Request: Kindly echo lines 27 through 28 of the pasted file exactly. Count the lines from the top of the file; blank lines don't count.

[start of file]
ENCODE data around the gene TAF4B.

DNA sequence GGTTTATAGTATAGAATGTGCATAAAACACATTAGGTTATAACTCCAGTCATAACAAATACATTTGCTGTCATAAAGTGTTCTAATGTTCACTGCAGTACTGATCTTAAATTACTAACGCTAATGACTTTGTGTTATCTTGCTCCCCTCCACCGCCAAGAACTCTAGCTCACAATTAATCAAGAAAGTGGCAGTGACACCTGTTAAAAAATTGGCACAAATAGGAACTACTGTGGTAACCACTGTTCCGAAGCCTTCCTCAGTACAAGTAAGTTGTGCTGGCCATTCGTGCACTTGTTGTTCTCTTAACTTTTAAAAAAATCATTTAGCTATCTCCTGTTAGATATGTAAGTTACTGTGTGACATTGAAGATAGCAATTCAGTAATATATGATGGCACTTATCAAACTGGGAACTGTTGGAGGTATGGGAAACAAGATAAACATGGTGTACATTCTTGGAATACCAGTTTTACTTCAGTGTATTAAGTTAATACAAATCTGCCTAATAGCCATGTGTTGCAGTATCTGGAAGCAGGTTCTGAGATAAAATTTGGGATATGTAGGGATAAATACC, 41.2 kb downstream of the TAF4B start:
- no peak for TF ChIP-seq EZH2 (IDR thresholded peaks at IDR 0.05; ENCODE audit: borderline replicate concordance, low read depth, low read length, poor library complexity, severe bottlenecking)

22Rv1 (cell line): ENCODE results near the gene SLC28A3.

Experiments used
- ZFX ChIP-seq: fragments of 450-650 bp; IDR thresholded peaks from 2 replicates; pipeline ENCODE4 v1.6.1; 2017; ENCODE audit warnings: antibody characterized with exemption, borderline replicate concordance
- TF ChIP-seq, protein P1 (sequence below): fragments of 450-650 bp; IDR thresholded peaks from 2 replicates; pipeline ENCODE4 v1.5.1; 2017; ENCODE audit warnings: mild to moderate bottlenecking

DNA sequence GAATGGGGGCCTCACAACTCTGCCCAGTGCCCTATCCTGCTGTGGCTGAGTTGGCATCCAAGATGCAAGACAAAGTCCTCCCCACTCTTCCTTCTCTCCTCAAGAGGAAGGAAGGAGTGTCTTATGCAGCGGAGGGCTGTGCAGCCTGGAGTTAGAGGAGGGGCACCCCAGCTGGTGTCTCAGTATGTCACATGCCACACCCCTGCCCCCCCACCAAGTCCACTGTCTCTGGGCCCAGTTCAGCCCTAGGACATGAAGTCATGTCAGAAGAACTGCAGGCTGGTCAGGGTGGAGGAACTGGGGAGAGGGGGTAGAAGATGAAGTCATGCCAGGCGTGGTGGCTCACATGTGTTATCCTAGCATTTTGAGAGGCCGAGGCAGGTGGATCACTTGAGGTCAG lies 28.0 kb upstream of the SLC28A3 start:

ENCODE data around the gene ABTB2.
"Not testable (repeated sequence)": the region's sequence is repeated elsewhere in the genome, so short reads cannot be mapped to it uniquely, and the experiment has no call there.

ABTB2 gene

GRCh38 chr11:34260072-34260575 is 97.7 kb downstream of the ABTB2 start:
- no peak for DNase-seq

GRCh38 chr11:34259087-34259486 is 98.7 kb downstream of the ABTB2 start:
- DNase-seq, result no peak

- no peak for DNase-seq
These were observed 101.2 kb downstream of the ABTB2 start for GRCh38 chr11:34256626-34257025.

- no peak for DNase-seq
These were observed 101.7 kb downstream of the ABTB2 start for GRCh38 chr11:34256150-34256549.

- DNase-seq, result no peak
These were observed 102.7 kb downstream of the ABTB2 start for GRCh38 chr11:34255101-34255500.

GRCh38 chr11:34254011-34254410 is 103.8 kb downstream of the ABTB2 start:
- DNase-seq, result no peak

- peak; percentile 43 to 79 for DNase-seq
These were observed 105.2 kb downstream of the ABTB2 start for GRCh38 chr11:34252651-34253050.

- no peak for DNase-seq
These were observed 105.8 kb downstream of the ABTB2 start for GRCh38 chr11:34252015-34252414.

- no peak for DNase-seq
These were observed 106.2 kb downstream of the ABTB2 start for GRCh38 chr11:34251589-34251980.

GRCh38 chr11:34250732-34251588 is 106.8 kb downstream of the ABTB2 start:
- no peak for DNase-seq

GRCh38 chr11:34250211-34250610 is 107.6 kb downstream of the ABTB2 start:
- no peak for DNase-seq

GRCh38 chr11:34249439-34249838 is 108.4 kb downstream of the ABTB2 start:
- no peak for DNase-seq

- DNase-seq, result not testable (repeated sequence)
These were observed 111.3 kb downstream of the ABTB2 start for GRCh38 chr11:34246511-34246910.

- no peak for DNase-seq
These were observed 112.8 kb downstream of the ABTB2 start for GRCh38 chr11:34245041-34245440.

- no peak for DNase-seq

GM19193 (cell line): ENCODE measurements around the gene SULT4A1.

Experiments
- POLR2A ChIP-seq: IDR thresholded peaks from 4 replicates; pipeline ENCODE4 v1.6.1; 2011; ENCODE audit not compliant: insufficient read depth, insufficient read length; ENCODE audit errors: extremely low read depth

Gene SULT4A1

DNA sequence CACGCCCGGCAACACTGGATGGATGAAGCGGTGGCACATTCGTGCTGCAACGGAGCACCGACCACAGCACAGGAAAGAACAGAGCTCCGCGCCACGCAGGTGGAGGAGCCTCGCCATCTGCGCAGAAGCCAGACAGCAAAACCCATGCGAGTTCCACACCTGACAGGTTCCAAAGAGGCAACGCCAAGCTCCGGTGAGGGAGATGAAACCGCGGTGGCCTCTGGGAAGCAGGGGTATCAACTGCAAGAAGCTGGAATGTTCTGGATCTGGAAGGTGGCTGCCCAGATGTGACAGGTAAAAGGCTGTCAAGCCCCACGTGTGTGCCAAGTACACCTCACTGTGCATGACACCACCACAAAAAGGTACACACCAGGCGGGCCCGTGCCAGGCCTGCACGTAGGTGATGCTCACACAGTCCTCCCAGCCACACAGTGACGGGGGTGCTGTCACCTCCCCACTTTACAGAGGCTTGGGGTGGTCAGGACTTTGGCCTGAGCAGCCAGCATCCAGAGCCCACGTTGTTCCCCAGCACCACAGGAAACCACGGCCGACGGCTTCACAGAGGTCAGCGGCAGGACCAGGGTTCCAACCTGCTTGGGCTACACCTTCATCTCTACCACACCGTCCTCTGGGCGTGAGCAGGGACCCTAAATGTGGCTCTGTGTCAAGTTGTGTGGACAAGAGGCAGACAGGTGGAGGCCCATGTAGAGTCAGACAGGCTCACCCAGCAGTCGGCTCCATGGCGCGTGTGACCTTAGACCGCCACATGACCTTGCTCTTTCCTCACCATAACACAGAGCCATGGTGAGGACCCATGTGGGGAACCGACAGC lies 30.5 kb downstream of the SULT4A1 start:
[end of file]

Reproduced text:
These were observed 105.8 kb downstream of the ABTB2 start for GRCh38 chr11:34252015-34252414.

- no peak for DNase-seq